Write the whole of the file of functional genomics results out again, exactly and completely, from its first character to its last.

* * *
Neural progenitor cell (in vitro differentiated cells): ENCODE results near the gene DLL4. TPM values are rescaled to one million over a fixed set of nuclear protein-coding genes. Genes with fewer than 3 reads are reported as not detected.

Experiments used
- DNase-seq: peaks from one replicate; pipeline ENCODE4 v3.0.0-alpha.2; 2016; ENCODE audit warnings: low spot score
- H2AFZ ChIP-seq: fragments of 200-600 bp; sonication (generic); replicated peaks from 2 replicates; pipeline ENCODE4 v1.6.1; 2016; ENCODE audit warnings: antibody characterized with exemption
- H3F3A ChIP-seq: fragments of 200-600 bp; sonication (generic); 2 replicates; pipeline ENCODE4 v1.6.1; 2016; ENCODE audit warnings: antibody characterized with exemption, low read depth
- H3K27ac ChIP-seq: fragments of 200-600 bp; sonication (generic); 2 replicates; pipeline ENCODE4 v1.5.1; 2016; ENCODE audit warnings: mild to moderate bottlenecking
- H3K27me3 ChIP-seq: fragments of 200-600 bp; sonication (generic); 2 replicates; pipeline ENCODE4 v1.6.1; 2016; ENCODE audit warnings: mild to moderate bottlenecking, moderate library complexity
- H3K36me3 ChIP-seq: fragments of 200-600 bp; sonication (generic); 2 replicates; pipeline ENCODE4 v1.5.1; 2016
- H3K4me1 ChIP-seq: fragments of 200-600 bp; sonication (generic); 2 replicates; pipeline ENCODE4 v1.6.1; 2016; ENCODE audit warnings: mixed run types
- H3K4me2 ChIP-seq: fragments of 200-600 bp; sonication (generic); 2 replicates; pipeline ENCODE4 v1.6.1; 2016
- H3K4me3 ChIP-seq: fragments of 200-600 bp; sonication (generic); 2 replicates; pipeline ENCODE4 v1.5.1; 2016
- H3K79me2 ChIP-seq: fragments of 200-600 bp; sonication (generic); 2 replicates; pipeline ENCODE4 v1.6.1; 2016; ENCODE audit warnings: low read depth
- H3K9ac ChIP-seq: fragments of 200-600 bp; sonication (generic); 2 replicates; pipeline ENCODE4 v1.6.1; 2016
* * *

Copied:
Neural progenitor cell (in vitro differentiated cells): ENCODE results near the gene DLL4. TPM values are rescaled to one million over a fixed set of nuclear protein-coding genes. Genes with fewer than 3 reads are reported as not detected.

Experiments used
- DNase-seq: peaks from one replicate; pipeline ENCODE4 v3.0.0-alpha.2; 2016; ENCODE audit warnings: low spot score
- H2AFZ ChIP-seq: fragments of 200-600 bp; sonication (generic); replicated peaks from 2 replicates; pipeline ENCODE4 v1.6.1; 2016; ENCODE audit warnings: antibody characterized with exemption
- H3F3A ChIP-seq: fragments of 200-600 bp; sonication (generic); 2 replicates; pipeline ENCODE4 v1.6.1; 2016; ENCODE audit warnings: antibody characterized with exemption, low read depth
- H3K27ac ChIP-seq: fragments of 200-600 bp; sonication (generic); 2 replicates; pipeline ENCODE4 v1.5.1; 2016; ENCODE audit warnings: mild to moderate bottlenecking
- H3K27me3 ChIP-seq: fragments of 200-600 bp; sonication (generic); 2 replicates; pipeline ENCODE4 v1.6.1; 2016; ENCODE audit warnings: mild to moderate bottlenecking, moderate library complexity
- H3K36me3 ChIP-seq: fragments of 200-600 bp; sonication (generic); 2 replicates; pipeline ENCODE4 v1.5.1; 2016
- H3K4me1 ChIP-seq: fragments of 200-600 bp; sonication (generic); 2 replicates; pipeline ENCODE4 v1.6.1; 2016; ENCODE audit warnings: mixed run types
- H3K4me2 ChIP-seq: fragments of 200-600 bp; sonication (generic); 2 replicates; pipeline ENCODE4 v1.6.1; 2016
- H3K4me3 ChIP-seq: fragments of 200-600 bp; sonication (generic); 2 replicates; pipeline ENCODE4 v1.5.1; 2016
- H3K79me2 ChIP-seq: fragments of 200-600 bp; sonication (generic); 2 replicates; pipeline ENCODE4 v1.6.1; 2016; ENCODE audit warnings: low read depth
- H3K9ac ChIP-seq: fragments of 200-600 bp; sonication (generic); 2 replicates; pipeline ENCODE4 v1.6.1; 2016